Save Suffolk’s woodland
THE People’s Trust for Endangered Species (PTES) is seeking volunteers for a survey to assess the condition of Suffolk’s wood pasture and parkland sites. These remnants of the medieval hunting forests and wooded commons are some of Britain’s oldest, yet most historically overlooked landscapes, despite the beauty of their spectacle of old trees in open pasture.
Suffolk has more than 1,200 of these sites, but they are greatly fragmented and face a range of threats, from urban development to arable farmland conversion. Although often mistaken for degraded woodland, the presence of veteran and ancient trees and the abundance of deadwood support many rare species, including the lesser spotted woodpecker, the pearlbordered fritillary and the violet click beetle, as well as more than 2,000 other invertebrates entirely reliant on deadwood to survive.
The Suffolk survey will be the first comprehensive inventory of the habitat type in the country and will be followed by a nationwide rollout of the scheme by the PTES, which is hosting a training day at Lackford Lakes, near Bury St Edmunds, on June 11. Visit www.ptes.org/campaigns/woodpasture-parkland for more information and to request a survey pack.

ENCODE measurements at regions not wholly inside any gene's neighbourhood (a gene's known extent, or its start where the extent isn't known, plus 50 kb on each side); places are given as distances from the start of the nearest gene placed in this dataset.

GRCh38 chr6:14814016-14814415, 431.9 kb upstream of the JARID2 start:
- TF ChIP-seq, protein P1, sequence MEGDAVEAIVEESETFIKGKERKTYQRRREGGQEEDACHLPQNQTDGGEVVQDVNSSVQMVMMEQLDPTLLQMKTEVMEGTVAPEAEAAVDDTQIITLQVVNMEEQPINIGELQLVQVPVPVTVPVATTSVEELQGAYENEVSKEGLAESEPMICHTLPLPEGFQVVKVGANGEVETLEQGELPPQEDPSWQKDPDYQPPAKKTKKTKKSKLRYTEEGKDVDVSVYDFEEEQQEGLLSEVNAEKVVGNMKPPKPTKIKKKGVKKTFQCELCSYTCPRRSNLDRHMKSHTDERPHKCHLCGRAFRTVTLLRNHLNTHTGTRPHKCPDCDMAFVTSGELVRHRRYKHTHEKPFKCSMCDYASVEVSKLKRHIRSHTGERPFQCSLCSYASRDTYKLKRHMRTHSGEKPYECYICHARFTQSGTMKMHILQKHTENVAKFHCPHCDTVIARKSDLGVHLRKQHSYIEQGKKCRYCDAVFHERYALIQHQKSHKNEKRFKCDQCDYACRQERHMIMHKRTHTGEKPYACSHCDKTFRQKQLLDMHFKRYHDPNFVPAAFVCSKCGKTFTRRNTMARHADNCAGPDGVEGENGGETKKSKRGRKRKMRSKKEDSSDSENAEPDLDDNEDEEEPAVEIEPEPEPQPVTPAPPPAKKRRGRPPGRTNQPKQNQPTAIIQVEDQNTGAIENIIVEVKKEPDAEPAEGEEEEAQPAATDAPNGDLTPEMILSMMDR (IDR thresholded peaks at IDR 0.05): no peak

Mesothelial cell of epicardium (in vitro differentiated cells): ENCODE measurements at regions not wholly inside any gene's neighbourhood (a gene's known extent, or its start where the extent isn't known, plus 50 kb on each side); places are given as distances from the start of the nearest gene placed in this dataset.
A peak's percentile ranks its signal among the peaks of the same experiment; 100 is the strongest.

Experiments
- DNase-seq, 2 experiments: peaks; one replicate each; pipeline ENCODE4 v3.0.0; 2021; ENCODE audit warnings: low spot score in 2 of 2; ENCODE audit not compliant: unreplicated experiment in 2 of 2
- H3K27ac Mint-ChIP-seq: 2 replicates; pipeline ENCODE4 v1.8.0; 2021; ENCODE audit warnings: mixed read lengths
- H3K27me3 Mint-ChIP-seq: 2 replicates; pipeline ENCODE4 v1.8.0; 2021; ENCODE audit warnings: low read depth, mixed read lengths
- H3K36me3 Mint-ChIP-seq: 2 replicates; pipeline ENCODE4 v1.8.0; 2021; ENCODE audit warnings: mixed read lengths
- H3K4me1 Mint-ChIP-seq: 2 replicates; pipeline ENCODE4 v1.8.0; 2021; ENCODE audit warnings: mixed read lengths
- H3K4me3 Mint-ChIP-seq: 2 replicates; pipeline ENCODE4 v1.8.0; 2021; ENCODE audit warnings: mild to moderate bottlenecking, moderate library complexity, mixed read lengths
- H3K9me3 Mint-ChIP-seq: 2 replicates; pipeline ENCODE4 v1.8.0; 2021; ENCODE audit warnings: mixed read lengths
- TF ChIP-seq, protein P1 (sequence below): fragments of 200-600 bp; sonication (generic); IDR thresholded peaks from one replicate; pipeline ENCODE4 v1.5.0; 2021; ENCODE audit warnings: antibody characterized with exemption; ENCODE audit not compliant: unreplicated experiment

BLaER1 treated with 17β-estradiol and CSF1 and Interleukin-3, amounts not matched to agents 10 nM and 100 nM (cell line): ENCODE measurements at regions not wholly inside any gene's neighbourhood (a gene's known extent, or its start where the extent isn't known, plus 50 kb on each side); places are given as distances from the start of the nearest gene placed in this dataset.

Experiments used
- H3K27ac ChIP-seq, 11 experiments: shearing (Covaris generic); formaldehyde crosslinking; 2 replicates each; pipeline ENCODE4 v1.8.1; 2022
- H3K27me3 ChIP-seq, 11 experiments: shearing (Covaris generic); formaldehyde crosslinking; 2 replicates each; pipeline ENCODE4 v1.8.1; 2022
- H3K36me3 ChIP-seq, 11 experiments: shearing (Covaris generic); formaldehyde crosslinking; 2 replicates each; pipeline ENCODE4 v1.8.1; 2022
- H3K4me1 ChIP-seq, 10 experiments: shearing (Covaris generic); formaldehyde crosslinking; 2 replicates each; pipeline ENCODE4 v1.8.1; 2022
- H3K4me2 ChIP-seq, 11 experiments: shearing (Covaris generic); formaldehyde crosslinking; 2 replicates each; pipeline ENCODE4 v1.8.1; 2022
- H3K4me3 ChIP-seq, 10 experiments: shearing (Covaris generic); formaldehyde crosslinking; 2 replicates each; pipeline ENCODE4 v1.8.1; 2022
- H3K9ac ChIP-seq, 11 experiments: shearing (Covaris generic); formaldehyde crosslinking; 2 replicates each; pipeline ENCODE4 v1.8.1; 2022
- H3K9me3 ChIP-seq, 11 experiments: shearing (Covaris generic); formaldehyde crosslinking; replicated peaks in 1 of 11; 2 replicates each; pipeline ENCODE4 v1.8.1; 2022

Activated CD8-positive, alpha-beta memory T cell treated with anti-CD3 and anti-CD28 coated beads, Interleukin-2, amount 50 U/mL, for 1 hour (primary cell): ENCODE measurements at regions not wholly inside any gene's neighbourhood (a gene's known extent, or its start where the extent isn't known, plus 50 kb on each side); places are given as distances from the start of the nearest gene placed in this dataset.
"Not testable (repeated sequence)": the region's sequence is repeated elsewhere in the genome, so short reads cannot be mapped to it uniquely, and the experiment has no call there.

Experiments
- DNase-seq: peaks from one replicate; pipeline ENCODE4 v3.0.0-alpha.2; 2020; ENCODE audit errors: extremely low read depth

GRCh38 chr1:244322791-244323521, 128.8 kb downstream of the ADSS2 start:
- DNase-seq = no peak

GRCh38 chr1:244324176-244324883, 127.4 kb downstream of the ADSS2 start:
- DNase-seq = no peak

These works by Will Cutts (below left), Cornelia Fitzroy (below right) and Maria Pavledis (above) are among those of more than 40 artists, designers and craftspeople exhibiting in ‘Norfolk by Design’ at Houghton Hall Stables who are inspired by the county’s extraordinary topography (page 50). From April 30 to September 30 (www.norfolk-by-design.com), the show will include everything from paintings, sculpture, shellwork, photography and furniture to lighting, ceramics, basket weaving, textiles and jewellery